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​Internet of Things still confusing the most digital-savvy Australians

Despite being the latest buzzword on the digital frontier, nearly half of Australians are in the dark when it comes to understanding the Internet of Things, and a staggering 15 percent think it's the name of an email service.

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The Internet of Things is seeing everyday objects connected in new ways. LIFX

That's according to new research from AVG, showing that small business owners across Australia understand the importance of IoT, but don't necessarily understand the true meaning of the term.

In a modern digital economy where it's not just PCs that have an internet connection, IoT refers to "a network of connected devices that are able to communicate with one another" according to AVG -- computers, mobiles, tablets, printers, smart TVs and even that hyped appliance of the early millennium, the Internet Refrigerator.

Despite the ubiquity of smart sensors and connected devices (and the potential enticement these objects represent to hackers), the AVG research, released only last month, indicates that Australians' understanding has not caught up.

A survey of 250 small businesses across Australia found that 52 percent knew the meaning of IoT, but 26 percent had no idea what the term meant, and 15 percent thought it was a type of email service.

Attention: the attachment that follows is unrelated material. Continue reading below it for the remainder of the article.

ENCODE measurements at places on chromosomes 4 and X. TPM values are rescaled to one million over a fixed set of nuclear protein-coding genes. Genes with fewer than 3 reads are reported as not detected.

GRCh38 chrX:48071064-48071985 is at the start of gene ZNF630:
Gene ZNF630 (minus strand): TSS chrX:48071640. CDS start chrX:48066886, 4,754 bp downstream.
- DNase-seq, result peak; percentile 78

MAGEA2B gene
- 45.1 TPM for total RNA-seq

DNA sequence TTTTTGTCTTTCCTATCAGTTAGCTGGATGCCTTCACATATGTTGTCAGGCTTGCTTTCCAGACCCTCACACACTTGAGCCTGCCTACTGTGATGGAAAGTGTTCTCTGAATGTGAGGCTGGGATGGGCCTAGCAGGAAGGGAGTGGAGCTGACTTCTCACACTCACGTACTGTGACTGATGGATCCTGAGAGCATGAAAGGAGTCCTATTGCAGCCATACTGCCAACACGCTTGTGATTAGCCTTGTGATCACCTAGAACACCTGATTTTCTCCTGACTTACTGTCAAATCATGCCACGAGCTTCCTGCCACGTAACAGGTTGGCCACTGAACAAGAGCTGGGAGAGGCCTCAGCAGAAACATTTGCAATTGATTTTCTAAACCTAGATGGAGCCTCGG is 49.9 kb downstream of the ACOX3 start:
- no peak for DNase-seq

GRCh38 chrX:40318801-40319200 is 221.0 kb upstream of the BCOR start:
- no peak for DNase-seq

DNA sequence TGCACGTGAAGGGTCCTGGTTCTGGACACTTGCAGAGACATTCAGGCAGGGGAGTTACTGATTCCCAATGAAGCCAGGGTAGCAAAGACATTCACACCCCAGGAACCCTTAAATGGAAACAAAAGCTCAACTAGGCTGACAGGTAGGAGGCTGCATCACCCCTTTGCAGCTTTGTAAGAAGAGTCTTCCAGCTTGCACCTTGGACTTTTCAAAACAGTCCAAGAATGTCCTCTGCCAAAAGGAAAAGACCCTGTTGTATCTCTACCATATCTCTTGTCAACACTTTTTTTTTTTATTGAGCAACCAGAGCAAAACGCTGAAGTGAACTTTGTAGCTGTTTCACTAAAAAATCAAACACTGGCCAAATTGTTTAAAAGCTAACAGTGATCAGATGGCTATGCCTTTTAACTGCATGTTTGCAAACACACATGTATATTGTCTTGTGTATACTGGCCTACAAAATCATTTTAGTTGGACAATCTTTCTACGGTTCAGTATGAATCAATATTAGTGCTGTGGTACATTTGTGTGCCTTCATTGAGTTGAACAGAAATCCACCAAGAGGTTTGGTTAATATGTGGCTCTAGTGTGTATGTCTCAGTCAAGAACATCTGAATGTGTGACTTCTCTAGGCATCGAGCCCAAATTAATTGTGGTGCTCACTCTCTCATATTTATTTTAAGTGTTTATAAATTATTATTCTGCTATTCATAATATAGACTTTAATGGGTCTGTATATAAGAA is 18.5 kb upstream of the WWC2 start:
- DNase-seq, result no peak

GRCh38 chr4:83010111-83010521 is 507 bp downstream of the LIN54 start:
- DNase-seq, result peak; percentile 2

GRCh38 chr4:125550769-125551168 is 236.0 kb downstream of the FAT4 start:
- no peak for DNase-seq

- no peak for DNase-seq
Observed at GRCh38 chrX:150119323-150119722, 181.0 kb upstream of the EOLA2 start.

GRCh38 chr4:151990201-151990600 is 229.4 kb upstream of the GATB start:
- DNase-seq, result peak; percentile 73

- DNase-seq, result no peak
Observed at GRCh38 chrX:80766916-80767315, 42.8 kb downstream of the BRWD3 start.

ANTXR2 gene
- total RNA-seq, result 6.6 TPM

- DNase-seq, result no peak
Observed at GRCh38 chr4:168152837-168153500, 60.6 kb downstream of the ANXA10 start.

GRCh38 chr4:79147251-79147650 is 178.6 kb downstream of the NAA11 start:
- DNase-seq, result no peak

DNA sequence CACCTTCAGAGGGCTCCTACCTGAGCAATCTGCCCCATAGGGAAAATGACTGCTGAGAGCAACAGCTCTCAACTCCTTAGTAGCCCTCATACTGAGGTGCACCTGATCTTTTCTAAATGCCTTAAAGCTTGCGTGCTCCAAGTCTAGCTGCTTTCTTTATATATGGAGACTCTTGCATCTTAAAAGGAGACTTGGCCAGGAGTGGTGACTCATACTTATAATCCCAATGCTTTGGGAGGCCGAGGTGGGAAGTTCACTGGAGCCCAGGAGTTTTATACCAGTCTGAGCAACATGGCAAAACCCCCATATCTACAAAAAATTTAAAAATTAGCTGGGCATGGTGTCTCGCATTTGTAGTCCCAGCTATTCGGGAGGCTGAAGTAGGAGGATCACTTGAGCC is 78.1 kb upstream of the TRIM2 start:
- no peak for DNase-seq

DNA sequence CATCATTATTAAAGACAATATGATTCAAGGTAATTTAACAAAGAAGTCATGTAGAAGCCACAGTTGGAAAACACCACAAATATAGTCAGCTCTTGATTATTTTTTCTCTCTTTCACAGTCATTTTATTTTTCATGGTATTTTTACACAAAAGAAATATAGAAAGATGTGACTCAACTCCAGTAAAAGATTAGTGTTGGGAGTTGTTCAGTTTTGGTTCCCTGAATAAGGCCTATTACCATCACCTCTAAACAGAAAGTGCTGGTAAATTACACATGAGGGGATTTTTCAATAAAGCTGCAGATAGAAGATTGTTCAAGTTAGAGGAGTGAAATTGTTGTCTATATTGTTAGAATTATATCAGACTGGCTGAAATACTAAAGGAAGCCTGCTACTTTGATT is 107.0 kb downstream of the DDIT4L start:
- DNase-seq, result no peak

When it came to objects around a workplace that respondents believed to be Internet of Things devices, printers, scanners and monitors topped the list, with 61 percent listing refrigerators as IoT devices, and 52 per cent listing coffee machines.

And while there were concerns about the potential risks associated with the proliferation of internet-connected devices, the research found that only 20 percent of respondents were concerned about the products themselves -- 80 percent were more concerned about "dumb users" than "dumb devices".

According to AVG Australia Security Advisor Michael McKinnon, security around the Internet of Things isn't just about securing devices, managing data or training device users. Instead, he said it comes down to "a triad of concern".

"We've got people, we've got data and we've got devices," he said. "The Internet of Things typically is a conversation around just devices, but there's a whole lot more happening. It's about those things coming together, it's about people who are using devices that contain data, and it's how you manage that."